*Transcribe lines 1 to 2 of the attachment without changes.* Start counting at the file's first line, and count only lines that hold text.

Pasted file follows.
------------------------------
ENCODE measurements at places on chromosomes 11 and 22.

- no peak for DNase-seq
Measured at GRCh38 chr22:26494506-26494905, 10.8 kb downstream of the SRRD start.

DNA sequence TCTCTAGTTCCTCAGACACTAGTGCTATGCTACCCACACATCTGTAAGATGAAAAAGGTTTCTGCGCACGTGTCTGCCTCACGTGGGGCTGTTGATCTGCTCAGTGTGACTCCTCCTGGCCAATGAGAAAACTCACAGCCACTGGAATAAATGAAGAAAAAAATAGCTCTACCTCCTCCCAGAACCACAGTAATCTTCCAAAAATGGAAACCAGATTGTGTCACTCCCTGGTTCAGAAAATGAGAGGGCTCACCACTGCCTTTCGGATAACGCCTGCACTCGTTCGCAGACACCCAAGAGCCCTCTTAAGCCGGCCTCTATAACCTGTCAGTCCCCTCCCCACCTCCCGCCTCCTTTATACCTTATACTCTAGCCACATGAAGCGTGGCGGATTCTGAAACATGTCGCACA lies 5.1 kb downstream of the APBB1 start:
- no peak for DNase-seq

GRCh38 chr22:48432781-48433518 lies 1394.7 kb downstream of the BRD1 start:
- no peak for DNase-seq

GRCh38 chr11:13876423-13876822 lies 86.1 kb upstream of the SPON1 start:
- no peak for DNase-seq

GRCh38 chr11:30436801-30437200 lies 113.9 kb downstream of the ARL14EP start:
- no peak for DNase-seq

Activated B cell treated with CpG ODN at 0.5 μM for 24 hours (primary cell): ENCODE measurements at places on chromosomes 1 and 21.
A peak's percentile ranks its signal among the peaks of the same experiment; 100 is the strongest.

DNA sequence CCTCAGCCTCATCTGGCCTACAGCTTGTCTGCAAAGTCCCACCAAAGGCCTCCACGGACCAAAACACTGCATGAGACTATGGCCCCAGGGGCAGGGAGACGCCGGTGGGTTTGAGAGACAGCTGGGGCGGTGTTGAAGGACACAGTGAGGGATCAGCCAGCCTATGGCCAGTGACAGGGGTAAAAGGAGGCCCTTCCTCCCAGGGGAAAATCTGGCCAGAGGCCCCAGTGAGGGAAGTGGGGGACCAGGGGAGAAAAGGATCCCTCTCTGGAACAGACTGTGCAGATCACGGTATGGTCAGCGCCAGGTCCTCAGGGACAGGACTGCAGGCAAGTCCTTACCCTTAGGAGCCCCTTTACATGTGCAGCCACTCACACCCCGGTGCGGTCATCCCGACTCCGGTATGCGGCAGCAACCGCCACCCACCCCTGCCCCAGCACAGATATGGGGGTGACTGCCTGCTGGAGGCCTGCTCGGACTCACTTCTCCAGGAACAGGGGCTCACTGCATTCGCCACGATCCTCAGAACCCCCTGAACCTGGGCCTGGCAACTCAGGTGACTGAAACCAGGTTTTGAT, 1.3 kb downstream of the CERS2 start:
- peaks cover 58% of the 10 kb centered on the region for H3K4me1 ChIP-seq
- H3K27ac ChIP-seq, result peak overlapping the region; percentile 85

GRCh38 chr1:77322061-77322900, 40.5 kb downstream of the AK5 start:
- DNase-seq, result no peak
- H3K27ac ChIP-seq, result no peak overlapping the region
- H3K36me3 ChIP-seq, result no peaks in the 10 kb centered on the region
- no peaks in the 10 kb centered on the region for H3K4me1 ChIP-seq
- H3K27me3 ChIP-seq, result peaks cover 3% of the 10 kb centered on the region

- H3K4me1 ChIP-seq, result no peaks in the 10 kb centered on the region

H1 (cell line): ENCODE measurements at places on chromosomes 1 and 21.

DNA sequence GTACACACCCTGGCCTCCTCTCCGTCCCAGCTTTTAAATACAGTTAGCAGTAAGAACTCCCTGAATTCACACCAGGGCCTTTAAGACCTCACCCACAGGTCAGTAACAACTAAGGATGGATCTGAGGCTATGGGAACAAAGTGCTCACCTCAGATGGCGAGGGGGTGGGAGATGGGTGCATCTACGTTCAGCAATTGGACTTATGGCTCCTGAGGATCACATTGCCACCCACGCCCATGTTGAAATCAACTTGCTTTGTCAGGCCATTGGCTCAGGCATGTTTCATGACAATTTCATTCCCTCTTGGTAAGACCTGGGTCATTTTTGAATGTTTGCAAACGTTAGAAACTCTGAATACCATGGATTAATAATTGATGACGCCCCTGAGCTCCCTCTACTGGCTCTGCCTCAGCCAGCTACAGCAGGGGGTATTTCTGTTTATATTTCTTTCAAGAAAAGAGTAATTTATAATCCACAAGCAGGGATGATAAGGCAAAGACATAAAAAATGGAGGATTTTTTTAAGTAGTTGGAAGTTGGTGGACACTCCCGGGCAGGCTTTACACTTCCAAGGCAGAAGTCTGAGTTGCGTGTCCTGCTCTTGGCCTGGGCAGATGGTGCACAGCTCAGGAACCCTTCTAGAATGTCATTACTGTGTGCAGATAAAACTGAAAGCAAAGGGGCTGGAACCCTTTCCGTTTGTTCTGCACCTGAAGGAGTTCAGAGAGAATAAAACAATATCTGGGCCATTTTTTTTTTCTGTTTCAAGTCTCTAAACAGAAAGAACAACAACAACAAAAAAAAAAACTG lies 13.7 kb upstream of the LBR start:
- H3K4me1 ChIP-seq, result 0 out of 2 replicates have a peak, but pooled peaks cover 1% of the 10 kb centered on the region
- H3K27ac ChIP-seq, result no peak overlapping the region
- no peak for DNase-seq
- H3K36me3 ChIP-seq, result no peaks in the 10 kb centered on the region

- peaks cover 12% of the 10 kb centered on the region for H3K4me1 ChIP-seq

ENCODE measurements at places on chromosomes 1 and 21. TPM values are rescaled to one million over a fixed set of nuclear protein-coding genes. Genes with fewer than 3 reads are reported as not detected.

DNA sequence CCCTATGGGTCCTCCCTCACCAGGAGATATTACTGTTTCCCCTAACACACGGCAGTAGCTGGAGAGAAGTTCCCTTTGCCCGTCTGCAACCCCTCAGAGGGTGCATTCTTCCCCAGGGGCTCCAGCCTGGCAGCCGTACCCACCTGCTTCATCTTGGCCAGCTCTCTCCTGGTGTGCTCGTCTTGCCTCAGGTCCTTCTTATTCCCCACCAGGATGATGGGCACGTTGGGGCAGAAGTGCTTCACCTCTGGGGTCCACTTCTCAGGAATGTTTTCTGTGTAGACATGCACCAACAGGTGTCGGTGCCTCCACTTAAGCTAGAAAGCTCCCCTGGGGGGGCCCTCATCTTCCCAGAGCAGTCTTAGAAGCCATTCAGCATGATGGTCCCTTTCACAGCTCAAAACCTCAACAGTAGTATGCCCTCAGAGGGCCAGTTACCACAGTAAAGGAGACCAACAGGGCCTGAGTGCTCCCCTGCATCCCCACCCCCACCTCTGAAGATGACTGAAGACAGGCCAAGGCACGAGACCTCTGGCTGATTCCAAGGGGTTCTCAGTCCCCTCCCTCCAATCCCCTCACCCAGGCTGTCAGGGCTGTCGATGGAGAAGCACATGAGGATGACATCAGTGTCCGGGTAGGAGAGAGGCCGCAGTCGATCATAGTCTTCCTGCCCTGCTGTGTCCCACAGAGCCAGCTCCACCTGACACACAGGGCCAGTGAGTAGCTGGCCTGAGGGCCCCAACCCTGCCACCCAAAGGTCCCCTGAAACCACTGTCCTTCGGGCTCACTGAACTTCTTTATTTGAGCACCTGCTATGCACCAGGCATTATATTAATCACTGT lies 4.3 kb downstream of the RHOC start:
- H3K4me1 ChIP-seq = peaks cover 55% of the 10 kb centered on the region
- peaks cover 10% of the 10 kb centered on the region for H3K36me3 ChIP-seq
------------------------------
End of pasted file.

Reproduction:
ENCODE measurements at places on chromosomes 11 and 22.

- no peak for DNase-seq